While Ross described Guilfoyle as a burden to Newsom’s campaign, he painted her father, Anthony Guilfoyle, as the opposite — a helpful political operator who would use his sway with Irish laborers to raise money for the campaign at the city’s lumberyards.
On Tuesday, the Trump campaign emphasized her father’s migrant background.
“She is a proud daughter of an immigrant, and is the epitome of the American Dream,” said Sergio Gor, chief of staff for the Trump Victory Finance Committee. The campaign did not make Guilfoyle available for an interview.
During the 2003 mayoral race, Ross said, Guilfoyle voiced political opinions well within the “mainstream of moderate San Francisco politics” — which would firmly be considered liberal elsewhere in the country.
She was unabashedly enthusiastic over Newsom’s decision to issue marriage licenses to gay couples in 2004, a provocative act that predated the Supreme Court decision legalizing same-sex marriage by 11 years.
“I told him he was like Robert Kennedy,” she told the San Francisco Chronicle at the time. “He will be remembered for his work in civil rights.”
Still, Newsom acknowledged Guilfoyle was more politically conservative than he was on matters of law and order. Newsom opposed the death penalty, while his then-wife publicly criticized Harris, who had just became San Francisco D.A., for not pursuing capital punishment against a man convicted of shooting and killing a police officer.
Harris and Guilfoyle overlapped in the district attorney’s office for just a few years, but were rumored to have had a chilly relationship. A San Francisco Chronicle article dished that when Guilfoyle was seeking to return to San Francisco as a prosecutor, she felt Harris threw cold water on the prospects. Harris denied any discouragement. A spokesperson for Harris declined to comment.
Guilfoyle left the law for a broadcast gig with Court TV — a New-York based job that put her and her husband on different coasts. Still, the couple built a flashy reputation, dubbed by Harper’s Bazaar as “the new Kennedys.” She made headlines in 2005 for sexually suggestive jokes about her husband at a gay right’s dinner, although she denied reports she coupled the comments with a suggestive gesture. (Fourteen years later, Guilfoyle departed Fox News amid allegations of inappropriate behavior and misconduct.)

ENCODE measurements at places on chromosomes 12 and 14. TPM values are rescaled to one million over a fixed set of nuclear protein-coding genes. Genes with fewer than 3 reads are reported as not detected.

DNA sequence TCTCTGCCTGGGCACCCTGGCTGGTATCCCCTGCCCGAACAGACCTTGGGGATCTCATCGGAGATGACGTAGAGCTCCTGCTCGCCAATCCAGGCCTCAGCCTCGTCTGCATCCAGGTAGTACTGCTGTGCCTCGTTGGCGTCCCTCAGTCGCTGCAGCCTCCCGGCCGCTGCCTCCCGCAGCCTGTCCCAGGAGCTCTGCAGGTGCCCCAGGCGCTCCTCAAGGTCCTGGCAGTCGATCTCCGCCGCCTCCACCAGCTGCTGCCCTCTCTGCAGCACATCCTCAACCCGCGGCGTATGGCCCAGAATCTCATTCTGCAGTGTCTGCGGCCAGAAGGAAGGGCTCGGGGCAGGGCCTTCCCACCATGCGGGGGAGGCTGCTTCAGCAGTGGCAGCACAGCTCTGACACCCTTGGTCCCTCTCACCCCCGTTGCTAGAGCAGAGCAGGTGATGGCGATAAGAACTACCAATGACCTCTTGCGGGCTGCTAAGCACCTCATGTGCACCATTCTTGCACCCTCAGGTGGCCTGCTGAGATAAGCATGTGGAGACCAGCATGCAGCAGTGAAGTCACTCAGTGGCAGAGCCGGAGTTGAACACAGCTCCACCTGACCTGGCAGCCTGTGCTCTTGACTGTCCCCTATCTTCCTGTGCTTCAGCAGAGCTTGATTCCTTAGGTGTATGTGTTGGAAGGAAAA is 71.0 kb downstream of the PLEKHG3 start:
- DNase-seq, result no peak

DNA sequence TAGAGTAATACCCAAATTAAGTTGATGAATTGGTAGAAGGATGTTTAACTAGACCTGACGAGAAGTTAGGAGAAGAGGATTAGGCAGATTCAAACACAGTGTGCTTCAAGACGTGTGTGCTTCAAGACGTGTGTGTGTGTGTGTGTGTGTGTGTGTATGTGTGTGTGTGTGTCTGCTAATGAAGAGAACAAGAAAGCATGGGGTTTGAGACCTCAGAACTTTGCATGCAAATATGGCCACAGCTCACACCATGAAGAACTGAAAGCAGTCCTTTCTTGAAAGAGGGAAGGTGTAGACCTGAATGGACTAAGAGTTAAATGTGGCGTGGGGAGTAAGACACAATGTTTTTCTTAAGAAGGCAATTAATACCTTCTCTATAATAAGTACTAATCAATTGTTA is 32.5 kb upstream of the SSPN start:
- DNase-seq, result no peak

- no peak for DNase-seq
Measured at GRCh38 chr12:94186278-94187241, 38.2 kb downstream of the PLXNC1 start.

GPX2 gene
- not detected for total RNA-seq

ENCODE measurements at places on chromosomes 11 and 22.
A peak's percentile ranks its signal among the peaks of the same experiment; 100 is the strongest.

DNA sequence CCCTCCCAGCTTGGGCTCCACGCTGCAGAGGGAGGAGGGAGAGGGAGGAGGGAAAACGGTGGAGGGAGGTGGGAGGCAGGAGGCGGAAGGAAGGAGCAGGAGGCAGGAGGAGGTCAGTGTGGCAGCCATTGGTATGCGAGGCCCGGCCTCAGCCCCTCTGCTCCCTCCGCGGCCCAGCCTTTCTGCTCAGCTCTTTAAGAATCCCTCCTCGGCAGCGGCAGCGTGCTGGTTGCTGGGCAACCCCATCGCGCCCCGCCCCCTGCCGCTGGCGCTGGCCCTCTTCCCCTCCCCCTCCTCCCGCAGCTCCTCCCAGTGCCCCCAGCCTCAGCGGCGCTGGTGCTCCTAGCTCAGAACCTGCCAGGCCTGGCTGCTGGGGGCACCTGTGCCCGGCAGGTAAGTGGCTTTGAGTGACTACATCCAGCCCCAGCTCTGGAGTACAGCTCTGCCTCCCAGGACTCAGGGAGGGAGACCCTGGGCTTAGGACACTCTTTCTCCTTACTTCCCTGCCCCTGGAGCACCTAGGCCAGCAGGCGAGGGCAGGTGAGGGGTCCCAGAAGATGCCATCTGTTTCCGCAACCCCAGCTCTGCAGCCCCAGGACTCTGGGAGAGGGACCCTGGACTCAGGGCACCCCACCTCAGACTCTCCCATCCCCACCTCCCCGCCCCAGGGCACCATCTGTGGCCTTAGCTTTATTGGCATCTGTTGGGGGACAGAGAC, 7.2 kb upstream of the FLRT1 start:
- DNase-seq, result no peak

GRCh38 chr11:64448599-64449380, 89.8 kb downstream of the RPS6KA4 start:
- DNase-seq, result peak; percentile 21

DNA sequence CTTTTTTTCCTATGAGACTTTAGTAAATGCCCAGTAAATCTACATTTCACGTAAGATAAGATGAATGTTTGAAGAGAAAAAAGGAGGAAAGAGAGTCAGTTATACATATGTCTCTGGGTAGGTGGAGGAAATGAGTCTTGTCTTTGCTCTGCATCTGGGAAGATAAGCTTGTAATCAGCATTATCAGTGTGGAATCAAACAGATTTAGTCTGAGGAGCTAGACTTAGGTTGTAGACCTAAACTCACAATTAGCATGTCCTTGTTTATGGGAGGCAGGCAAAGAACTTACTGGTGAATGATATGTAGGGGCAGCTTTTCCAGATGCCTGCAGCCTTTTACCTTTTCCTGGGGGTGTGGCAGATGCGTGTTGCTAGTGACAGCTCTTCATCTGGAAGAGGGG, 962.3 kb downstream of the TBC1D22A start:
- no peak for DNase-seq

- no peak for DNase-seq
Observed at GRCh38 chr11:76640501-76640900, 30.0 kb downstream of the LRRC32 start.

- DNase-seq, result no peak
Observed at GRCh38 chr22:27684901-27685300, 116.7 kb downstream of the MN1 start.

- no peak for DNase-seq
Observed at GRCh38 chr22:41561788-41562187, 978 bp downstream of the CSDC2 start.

In 2006, the pair divorced, citing the strain of the bicoastal relationship.
Guilfoyle, who remarried and later divorced, joined Fox News in 2006, placing her in a conservative orbit that eventually brought her to Trump Jr., whom she began dating two years ago. She has become an integral part of the Trump team.
“What we know her for at the Trump campaign is heading the most successful fundraising operation ever of a Republican candidate,” said Dhillon, the San Francisco lawyer. “She’s a real behind-the-scenes, substantive person in the campaign.”
Newsom has been married to Jennifer Siebel Newsom for 12 years, and they have four children. He has built a national figure as a progressive foil to the president. A spokesman for Newsom did not respond to requests for comment.
He and Guilfoyle maintain a cordial relationship, Ballard said.
But her sharp-tongued sentiments about her home state — and the unspoken knock on the man who leads it — garnered strong reactions from those who knew her in her San Francisco days.
Ross said her remarks showed a lack of empathy for a state contending with raging wildfires in the midst of a pandemic.
“That speech was clearly an indication she’s cut all ties with California and San Francisco,” Ross said.
Buell said she was inundated with text messages Monday night from acquaintances marveling at Guilfoyle’s turn at the podium. But it was Newsom who occupied Buell’s thoughts.
“I am a big fan of Gavin’s,” she said. “I am so sorry that on top of everything else that he has to carry on his shoulders, he has to be reminded he was once married to her.”